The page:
The present data indicate that the tested EDCs could not only affect endocrine target cells through nuclear receptors as previously shown, but could also affect these and all other cells by positively or negatively affecting PDI activity. The substrate DiE-GSSG has been demonstrated to be a convenient substrate to measure PDI reductase activity in the presence of various potential EDCs. It will certainely be usefull for the screening of potential effect of all kinds of chemicals on PDI reductase activity. -Source: http://journals.plos.org/plosone/article?id=10.1371/journal.pone.0009507

 

Phytoestrogens

Another natural example of an endocrine disrupter is Phytoestrogens, which are naturally occurring substances in plants that have hormone-like activity. Examples of phytoestrogens are genistein and daidzein, which can be found in soy-derived products.

 

Emotional Toxins

Emotional toxicity from stressful situations can cause mental and physical impairment in the body, even witnessing a traumatic event on the television screen can cause emotional toxins in the body.

 

Electromagnetic Frequencies that mess with our body’s electromagnetic frequency and include cell /mobile phones, tablets, laptops, desktop computers, power lines and telecommunication towers.

 

Environmental Pesticides, Herbicides and Flame Retardants

More than 50 pesticide active ingredients have been identified as endocrine disruptors by the European Union and endocrine disruptor expert Theo Colborn, PhD. –Source: https://www.beyondpesticides.org/resources/pesticide-induced-diseases-database/endocrine-disruption

A huge number of chemicals have been identified as endocrine disruptors, among them several pesticides. Pesticides are used to kill unwanted organisms in crops, public areas, homes and gardens, and parasites in medicine.  -Source: https://www.ncbi.nlm.nih.gov/pmc/articles/PMC3138025/

 

PBCs

Polychlorinated biphenyls (PCBs) are a broad group of chemicals that includes 209 aromatic chlorinated hydrocarbons used for products ranging from fluorescent light fixtures to coolant fluids inside parts of consumer electronics. Short-term exposure to large amounts of PCBs can cause liver damage; the effects of smaller concentrations can be more subtle, affecting the reproductive development of children of exposed mothers. -Source: https://www.ncbi.nlm.nih.gov/pmc/articles/PMC1480494/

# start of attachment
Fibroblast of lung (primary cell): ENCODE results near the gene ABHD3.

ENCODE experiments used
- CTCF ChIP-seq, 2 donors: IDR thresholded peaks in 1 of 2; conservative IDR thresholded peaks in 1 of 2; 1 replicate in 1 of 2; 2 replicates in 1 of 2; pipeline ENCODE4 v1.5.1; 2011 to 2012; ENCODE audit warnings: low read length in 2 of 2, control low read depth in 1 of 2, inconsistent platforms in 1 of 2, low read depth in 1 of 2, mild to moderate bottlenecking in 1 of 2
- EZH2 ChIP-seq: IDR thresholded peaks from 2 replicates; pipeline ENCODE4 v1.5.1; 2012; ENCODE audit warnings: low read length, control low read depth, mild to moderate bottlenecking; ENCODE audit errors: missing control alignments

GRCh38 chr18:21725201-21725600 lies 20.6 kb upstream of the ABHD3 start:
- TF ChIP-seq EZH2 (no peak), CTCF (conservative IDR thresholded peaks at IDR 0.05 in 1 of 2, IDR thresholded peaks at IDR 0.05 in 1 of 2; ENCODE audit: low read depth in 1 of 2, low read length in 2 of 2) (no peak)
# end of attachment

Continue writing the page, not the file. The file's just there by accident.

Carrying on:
The potential for human exposure to PCBs still exists, however, because they persist in air, soil, and water sediments for many years. Additionally, they are also found in older transformers, capacitors, fluorescent lighting fixtures, electrical devices, and appliances that are still in use.

 

Dioxin and Dioxin-like Compounds (DLCs)

Dioxins and dioxin-like compounds (DLCs) are compounds that are highly toxic environmental persistent organic pollutants (POPs).

 

DLCs are unintended by-products of combustion. Combustion sources can be of anthropogenic (e.g., waste incineration) or natural origin (e.g., forest fires). Industrial (e.g., paper and chemical manufacturing) and biological processes also contribute to DLC production, although in smaller quantities.

 

Nutritional supplementation is a powerful and effective way to detox your system but before you rush out and buy different detox vitamins, minerals and herbs, you need to know the different grades of nutritional supplements available in the marketplace: Pharmaceutical Grade, Medical Grade, Cosmetic or Nutritional Grade.

 

Pharmaceutical Grade is the highest quality grade of vitamins and supplements meaning the purity; dissolution and absorption meet the highest regulatory standard verified by an independent party. Pharmaceutical grade vitamins and nutrients may be available without a prescription, but they are typically sold by licensed health care professionals.

 

Medical Grade vitamins and nutrients are also high-grade supplements but may not meet all the standards of pharmaceutical grade supplements. Prenatal vitamins normally fall into this category.

 

Cosmetic or Nutritional Grade supplements are typically sold in health food stores, chemists and, readily available on supermarket shelves. These supplements may not always be tested for absorption, dissolution or purity. Additionally, these supplements do not always have the same concentration of active ingredients as what is listed on the label.

 

You may or may not be aware that 98% of supplements readily available are of cosmetic grade… not even close to pharmaceutical grade.

 

One line of powerful and very effective nutritional supplements is the Le-vel brand THRIVE line here https://brainspahealth.le-vel.com  The reason people are seeing amazing results when using THRIVE nutritional supplements, and why they cost a little more, is because they are pharmaceutical-grade, and only the highest quality nutritional ingredients are sourced.

Importance of Mitochondria in Your Body-Gut Health

Importance of Mitochondria in Your Body-Gut Health